Aims--To evaluate whether serial Doppler measurements of superior mesenteric artery (SMA) blood flow velocity after the first enteral feed could predict early tolerance to enteral feeding in preterm infants.
Methods--When clinicians decided to start enteral feeds, Doppler ultrasound blood flow velocity in the SMA was determined before and after a test feed of 0.5 ml milk. The number of days taken for infants to tolerate full enteral feeding (150 ml/kg/day) was recorded.
Results--Fourteen infants (group 1) achieved full enteral feeding within seven days. Thirty infants (group 2) took 8-30 days. There was no difference in the preprandial time averaged mean velocity (TAMY) between the groups at a median age of 3 (2-30) days. In group 1, there was a significant increase in TAMV (p[less than]0.0l), above the preprandial level at 45 and 60 minutes, but this did not occur in group 2. An increase in TAMV by more than 17% at 60 minutes has a sensitivity of 100% and a specificity of 70% for the prediction of early tolerance to enteral feeds.
Conclusions--There is a significant correlation between an increase in mean SMA blood flow velocity and early tolerance of enteral feeding. Doppler measurements of SMA blood flow velocity may be useful for deciding when to feed high risk preterm infants.
Keywords: superior mesenteric artery; blood flow velocity; enteral feeds; Doppler ultrasound
Intestinal blood flow is regulated by intrinsic and extrinsic mechanisms as well as circulating vasoactive substances. Changes in superior mesenteric artery (SMA) blood flow velocity have been shown to occur in response to feeds. [1-5] Feed composition has been shown to affect this response but the precise mechanisms controlling the postprandial increase are poorly defined.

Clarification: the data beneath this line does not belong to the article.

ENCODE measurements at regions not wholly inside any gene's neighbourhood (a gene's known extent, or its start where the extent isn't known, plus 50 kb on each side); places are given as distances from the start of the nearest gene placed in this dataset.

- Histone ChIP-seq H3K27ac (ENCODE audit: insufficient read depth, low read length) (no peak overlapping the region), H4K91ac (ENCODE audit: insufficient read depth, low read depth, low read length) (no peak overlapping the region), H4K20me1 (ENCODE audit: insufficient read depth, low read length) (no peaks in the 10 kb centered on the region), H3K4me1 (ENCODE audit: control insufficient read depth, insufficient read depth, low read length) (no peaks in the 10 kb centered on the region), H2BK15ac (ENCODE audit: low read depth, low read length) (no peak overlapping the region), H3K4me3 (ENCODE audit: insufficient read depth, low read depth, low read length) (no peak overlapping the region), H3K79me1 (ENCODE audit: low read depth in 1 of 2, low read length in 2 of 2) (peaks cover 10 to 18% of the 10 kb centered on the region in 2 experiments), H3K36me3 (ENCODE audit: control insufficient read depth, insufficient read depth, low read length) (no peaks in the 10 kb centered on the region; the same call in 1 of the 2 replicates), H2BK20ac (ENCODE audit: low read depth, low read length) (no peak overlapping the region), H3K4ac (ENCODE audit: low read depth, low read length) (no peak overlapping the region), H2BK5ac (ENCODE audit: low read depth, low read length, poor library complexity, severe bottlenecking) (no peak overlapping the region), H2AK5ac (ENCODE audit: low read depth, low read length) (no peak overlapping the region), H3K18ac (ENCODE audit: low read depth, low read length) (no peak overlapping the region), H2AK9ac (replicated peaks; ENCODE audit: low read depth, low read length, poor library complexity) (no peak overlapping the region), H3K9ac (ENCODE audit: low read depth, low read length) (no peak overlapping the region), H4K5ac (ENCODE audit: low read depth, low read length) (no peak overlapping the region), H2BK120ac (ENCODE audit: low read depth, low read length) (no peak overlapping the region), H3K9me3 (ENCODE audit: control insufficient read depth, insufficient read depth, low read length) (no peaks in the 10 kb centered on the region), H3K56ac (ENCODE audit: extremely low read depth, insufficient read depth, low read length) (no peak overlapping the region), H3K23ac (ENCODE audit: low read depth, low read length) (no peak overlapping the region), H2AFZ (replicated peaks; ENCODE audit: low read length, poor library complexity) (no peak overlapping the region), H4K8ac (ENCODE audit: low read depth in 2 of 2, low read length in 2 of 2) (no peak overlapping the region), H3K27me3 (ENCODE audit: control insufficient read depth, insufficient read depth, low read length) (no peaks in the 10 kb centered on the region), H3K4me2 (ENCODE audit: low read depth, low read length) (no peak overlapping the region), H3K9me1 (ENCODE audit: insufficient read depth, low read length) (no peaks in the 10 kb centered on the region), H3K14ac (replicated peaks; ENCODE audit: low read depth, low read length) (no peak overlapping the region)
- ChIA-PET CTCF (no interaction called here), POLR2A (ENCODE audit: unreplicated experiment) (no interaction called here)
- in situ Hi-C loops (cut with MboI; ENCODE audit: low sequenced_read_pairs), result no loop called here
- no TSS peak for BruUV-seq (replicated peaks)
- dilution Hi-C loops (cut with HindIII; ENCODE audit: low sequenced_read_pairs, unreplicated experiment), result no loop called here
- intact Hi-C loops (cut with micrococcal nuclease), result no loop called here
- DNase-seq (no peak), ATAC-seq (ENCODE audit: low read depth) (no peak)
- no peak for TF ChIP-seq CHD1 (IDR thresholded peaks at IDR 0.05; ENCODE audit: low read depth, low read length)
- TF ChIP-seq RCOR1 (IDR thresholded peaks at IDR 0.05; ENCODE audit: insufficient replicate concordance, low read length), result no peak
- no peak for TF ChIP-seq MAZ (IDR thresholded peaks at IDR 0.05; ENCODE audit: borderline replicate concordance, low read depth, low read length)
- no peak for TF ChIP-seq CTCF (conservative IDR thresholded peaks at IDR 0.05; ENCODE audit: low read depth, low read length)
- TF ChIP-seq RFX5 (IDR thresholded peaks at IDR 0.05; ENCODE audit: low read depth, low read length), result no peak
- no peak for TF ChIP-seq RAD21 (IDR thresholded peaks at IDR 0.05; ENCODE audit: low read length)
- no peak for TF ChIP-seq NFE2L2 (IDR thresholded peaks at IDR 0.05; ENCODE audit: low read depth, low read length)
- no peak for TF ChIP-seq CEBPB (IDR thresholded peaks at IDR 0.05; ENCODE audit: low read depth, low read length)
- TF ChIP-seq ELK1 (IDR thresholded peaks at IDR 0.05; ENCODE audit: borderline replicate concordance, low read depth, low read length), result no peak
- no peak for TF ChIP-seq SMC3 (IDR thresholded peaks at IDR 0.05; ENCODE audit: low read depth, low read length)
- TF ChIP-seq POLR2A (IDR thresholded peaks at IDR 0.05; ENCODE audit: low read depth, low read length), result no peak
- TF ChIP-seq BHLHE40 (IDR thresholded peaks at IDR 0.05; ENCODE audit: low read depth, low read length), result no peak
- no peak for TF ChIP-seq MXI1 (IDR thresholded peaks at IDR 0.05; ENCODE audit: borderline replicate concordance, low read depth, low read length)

Blood flow disturbances, reperfusion injury, infection, and early enteral feeding have been hypothesised to be associated with necrotising enterocolitis.  In severely growth restricted infants, absent end diastolic flow in the fetal descending aorta and umbilical artery in antenatal Doppler studies has been shown to be associated with perinatal death, necrotising enterocolitis, and haemorrhage. [8,9] Although such findings may indicate that caution should be exercised when introducing early enteral feeding, such feeding is important for the functional maturation of the gut in preterm infants.  For these reasons, the question of whether or not to feed a sick preterm infant remains a dilemma.
The aims of the study were to correlate changes in SMA blood flow velocity in response to a test feed with tolerance to enteral feeds and to establish whether serial Doppler measurements of SMA blood flow velocity could predict early tolerance to enteral feeding in preterm infants.
This was a prospective blinded study, carried our at King's College …